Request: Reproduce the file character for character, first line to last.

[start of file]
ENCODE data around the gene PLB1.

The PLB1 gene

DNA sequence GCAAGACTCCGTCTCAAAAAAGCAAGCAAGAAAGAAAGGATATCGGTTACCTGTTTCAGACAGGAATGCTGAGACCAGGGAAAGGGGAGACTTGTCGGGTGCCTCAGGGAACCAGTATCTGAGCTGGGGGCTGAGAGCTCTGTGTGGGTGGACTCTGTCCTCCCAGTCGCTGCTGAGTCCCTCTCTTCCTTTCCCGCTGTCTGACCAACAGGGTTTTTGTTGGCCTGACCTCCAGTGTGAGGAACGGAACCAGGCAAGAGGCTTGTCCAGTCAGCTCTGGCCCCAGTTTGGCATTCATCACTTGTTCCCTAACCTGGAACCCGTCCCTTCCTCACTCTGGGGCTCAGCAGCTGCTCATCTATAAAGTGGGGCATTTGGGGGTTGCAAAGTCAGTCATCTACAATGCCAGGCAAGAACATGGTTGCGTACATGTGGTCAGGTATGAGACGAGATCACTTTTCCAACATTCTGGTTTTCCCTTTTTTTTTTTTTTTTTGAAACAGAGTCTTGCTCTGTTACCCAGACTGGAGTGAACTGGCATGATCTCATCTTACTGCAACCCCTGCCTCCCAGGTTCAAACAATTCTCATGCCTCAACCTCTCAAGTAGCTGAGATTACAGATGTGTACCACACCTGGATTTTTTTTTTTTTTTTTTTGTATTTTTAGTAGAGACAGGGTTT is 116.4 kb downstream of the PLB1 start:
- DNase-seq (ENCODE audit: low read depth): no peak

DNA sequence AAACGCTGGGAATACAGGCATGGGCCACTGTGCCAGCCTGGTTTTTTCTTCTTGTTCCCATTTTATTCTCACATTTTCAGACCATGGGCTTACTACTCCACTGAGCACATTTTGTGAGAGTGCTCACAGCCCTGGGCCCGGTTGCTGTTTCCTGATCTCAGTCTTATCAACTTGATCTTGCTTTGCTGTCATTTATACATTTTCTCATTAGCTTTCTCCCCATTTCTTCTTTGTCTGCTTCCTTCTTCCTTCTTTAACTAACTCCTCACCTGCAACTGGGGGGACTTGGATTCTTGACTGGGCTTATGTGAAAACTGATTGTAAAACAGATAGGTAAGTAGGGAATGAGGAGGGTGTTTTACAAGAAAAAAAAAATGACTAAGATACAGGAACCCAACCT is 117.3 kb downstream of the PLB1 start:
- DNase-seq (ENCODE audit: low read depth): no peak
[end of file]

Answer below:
ENCODE data around the gene PLB1.

The PLB1 gene

DNA sequence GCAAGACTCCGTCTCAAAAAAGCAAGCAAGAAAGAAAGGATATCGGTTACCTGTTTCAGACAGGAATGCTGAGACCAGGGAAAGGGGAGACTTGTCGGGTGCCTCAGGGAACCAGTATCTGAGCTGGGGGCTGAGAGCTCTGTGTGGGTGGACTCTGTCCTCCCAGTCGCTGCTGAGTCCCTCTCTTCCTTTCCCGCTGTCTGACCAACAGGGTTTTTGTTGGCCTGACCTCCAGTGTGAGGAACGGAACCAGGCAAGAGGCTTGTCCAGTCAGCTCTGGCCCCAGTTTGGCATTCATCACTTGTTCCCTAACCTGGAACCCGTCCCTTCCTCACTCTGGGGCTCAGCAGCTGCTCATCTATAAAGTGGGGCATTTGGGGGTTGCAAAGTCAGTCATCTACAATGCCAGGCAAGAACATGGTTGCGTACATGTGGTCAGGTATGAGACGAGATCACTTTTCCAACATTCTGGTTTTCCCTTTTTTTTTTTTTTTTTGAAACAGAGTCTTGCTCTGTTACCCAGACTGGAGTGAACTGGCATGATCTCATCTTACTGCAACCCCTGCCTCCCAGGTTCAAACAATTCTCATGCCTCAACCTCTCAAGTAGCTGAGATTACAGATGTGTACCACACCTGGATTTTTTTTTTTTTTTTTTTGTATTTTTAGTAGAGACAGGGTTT is 116.4 kb downstream of the PLB1 start:
- DNase-seq (ENCODE audit: low read depth): no peak

DNA sequence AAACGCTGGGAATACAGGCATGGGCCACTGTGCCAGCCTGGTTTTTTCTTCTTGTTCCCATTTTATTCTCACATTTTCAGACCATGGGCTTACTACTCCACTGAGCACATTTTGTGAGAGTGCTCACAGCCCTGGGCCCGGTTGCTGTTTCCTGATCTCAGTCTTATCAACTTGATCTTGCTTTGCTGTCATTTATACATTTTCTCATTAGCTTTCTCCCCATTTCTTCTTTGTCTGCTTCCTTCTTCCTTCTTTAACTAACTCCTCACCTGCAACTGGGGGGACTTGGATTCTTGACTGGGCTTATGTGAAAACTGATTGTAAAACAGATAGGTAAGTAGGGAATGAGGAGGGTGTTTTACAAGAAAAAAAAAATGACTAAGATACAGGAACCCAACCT is 117.3 kb downstream of the PLB1 start:
- DNase-seq (ENCODE audit: low read depth): no peak